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100 years of CJA: Taking down the excise tax

By Carly Midgley

Joint work from Jonathan Birks and Pierre Akkelian (consecutive chairs of the Canadian Jewellers Association [CJA] Government Relations Committee) resulted in the repeal of the jewellery excise tax (JET) in 2006.
Photo courtesy CJA

It is rare for an issue to have enough galvanizing power to spark the formation of an organization that continues for 100 years, but the jewellery excise tax (JET) did precisely that. Beginning at five per cent and ultimately rising to 10 per cent before being repealed in 2006, the tax inspired the establishment of the Canadian Jewellers Association (CJA), presenting it a challenge that took 88 years to overcome.

The still-lingering result of fundraising efforts implemented during the First World War, the tax put significant financial strain on Canada’s largely family-owned jewellery businesses. While several ‘luxury taxes’ were introduced at the same time as the JET, most other affected industries were exempted by the time CJA was formed in 1918. However, some of these other taxes were still in place, a fact cited by the government in 1947 as the reason the jewellery tax could not exclusively be eliminated.

An article written by Jonathan Birks and Pierre Akkelian (consecutive chairs of CJA’s Government Relations Committee) in the July 2013 issue of Jewellery Business notes some of the problems the group faced during this lengthy battle, including an “atmosphere of overt doubt as to our ultimate success, both among our peers and those outside the jewellery industry.” Adding to the complexity of the issue was the fact few Canadians were even aware of the excise tax’s existence, which made it difficult to rally public support behind the cause.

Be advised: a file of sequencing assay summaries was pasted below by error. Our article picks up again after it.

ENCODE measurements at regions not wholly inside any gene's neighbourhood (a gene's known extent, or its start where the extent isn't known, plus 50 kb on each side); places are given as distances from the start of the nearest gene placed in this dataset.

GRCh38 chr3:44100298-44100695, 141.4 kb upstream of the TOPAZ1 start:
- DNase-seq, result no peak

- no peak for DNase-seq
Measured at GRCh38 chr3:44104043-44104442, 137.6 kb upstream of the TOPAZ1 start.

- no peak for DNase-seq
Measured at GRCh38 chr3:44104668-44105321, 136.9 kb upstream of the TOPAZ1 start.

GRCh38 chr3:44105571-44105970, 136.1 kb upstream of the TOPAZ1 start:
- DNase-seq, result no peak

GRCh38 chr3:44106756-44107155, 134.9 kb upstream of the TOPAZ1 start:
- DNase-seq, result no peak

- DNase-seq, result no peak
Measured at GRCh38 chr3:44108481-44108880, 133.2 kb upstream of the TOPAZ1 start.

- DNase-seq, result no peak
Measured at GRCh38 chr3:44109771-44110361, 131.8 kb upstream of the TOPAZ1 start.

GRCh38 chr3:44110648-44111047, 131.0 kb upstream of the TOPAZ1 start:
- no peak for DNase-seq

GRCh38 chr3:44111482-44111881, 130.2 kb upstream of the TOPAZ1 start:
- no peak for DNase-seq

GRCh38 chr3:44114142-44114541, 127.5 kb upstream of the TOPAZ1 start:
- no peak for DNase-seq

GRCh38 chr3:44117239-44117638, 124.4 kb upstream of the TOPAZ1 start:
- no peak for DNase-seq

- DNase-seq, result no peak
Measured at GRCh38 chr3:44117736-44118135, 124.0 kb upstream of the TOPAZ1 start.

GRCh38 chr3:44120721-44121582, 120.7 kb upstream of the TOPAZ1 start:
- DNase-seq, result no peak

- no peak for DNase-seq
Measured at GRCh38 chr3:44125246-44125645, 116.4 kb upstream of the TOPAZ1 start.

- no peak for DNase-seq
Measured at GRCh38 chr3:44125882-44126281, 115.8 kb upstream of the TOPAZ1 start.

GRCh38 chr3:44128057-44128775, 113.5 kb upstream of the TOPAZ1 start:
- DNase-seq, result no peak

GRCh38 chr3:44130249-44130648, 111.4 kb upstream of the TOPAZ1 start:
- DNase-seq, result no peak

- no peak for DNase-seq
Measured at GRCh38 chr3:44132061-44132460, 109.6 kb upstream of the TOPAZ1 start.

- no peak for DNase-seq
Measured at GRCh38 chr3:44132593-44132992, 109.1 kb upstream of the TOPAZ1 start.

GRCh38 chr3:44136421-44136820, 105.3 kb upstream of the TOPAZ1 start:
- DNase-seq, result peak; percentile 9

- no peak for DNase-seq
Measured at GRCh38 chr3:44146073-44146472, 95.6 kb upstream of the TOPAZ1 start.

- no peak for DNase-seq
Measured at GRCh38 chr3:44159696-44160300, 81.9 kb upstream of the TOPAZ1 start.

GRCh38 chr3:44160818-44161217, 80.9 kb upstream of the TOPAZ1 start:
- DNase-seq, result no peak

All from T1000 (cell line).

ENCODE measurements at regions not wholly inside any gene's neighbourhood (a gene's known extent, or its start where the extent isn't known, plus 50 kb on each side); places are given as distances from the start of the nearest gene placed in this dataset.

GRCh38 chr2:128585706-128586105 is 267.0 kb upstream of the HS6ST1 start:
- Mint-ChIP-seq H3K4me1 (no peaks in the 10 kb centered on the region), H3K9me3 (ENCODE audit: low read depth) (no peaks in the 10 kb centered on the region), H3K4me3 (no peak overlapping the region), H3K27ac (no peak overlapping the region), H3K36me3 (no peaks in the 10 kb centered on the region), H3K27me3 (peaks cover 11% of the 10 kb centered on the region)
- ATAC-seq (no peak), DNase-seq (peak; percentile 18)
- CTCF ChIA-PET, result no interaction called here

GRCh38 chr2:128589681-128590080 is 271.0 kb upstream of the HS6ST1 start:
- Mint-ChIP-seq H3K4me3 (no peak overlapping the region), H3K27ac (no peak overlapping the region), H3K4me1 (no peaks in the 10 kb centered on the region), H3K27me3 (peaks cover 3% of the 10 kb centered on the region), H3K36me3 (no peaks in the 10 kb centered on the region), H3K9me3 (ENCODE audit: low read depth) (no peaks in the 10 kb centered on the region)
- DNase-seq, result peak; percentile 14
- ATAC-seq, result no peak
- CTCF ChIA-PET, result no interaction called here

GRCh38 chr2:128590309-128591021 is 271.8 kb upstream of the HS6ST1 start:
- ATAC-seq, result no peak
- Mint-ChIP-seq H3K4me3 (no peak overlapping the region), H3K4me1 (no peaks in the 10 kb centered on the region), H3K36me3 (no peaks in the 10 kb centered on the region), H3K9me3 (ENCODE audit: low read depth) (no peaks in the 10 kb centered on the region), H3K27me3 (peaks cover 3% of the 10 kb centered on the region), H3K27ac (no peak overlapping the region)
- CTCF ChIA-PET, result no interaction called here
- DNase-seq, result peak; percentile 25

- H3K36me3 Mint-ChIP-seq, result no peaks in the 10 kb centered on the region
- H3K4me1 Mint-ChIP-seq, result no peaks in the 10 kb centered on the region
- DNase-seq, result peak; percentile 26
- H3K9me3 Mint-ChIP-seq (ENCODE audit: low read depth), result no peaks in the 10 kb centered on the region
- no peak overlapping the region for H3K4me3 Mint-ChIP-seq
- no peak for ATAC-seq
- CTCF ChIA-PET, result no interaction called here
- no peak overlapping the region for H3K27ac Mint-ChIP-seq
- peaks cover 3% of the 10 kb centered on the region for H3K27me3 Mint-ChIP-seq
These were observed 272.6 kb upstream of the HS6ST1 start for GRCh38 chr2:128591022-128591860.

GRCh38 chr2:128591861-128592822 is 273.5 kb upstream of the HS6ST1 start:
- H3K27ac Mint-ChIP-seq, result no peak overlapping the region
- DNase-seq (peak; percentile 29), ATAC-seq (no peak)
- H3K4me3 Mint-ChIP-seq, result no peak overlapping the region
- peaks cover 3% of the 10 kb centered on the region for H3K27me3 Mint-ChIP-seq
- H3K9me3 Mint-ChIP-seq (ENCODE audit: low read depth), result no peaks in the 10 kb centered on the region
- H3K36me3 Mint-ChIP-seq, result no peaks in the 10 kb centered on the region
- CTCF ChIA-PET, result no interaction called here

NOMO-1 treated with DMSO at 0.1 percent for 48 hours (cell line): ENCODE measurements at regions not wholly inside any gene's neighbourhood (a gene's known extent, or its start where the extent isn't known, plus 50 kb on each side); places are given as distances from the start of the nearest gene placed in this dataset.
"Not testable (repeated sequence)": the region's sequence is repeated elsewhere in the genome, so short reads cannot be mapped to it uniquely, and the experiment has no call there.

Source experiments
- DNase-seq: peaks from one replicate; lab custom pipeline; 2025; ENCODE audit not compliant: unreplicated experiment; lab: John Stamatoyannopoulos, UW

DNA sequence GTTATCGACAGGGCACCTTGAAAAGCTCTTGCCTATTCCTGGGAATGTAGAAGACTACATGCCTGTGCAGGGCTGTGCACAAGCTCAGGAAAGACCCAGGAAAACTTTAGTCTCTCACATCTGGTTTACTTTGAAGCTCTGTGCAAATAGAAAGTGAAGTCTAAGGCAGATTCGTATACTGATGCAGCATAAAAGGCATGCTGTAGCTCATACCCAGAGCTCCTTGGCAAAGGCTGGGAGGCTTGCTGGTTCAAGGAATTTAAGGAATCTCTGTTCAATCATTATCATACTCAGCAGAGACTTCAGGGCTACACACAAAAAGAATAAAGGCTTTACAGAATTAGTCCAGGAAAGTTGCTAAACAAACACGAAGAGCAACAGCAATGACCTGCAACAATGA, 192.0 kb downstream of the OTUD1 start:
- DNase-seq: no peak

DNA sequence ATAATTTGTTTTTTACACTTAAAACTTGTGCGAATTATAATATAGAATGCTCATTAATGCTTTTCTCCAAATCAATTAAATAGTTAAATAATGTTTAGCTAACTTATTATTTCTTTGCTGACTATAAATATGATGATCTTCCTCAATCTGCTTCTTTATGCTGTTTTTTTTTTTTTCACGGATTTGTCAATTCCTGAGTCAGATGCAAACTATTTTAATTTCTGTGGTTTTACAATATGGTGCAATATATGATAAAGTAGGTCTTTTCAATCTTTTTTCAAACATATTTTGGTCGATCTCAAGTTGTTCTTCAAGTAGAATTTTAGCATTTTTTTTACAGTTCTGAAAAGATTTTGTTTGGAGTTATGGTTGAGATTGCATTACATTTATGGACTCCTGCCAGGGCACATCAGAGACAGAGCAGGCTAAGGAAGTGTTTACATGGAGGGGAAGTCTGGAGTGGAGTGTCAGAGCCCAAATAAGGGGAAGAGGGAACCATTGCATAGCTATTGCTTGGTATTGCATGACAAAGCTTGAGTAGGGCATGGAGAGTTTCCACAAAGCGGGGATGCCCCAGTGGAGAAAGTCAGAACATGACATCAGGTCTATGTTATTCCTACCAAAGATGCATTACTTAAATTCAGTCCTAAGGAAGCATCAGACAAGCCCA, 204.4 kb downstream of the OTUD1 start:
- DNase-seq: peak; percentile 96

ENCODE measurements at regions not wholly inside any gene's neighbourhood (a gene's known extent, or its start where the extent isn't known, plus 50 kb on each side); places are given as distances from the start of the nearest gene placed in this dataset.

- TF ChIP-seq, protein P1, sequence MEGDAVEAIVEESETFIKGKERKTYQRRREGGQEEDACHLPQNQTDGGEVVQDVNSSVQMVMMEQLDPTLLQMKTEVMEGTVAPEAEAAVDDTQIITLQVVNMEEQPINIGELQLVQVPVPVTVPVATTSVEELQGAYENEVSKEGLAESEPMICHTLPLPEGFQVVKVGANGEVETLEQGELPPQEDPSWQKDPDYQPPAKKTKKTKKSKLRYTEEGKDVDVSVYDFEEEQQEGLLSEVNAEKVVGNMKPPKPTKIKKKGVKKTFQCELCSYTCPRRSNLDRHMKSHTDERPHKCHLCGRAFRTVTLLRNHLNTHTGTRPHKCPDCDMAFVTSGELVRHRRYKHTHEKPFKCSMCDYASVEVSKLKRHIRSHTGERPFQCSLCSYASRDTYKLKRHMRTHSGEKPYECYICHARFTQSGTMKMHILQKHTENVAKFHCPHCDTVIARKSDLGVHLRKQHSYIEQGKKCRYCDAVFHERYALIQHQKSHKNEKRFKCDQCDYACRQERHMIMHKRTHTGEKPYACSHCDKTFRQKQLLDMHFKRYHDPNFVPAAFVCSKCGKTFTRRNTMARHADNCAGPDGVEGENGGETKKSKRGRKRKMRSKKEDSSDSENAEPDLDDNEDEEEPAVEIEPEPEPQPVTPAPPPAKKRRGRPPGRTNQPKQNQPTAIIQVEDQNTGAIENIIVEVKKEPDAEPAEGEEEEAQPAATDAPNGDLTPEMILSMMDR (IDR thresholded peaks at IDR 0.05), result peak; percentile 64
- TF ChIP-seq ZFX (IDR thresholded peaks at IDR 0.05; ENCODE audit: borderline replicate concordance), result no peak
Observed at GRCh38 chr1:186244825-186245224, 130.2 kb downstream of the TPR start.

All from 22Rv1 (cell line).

Birks and Akkelian worked to combat the excise tax over the course of 13 years, garnering the support of government relations firms and meeting with various government officials to present arguments against it. Their primary points included the following:

  • the tax reduced the competitiveness of many Canadian jewellery products, forcing Canadians to look to foreign markets to procure items such as diamonds;
  • the tax did not provide much government revenue and thus was lacking any legitimate rationale; and
  • the perception of jewellers as wealthy enough to accommodate the tax was inaccurate, as many are small, family-owned businesses.
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When at last a report on the tax from government relations firm Ernest & Young fell into the hands of John Duncan (then-MP for Vancouver Island North), victory was long overdue. A private member’s bill introduced by Duncan, combined with work on the part of Birks and Akkelian, provided the final push.

“For almost 90 years, our industry fought to have this prejudicial and hidden tax repealed. Finally, thanks to the ongoing efforts of two past presidents of CJA and a number of active CJA members, a private member’s bill led to the luxury tax being rescinded,” says Brian Land, CJA’s current general manager. “This action immediately allowed Canadian products to become more price-competitive—not only on the world stage, but also at home.”

Since then, the association has continually worked to address timely issues facing Canada’s jewellery sector.

“I see the CJA of the future being more member-centric and more consumer-focused,” says Land. “I see a truly national organization serving as the voice of the industry for all our stakeholders, members, consumers, government, and media.”

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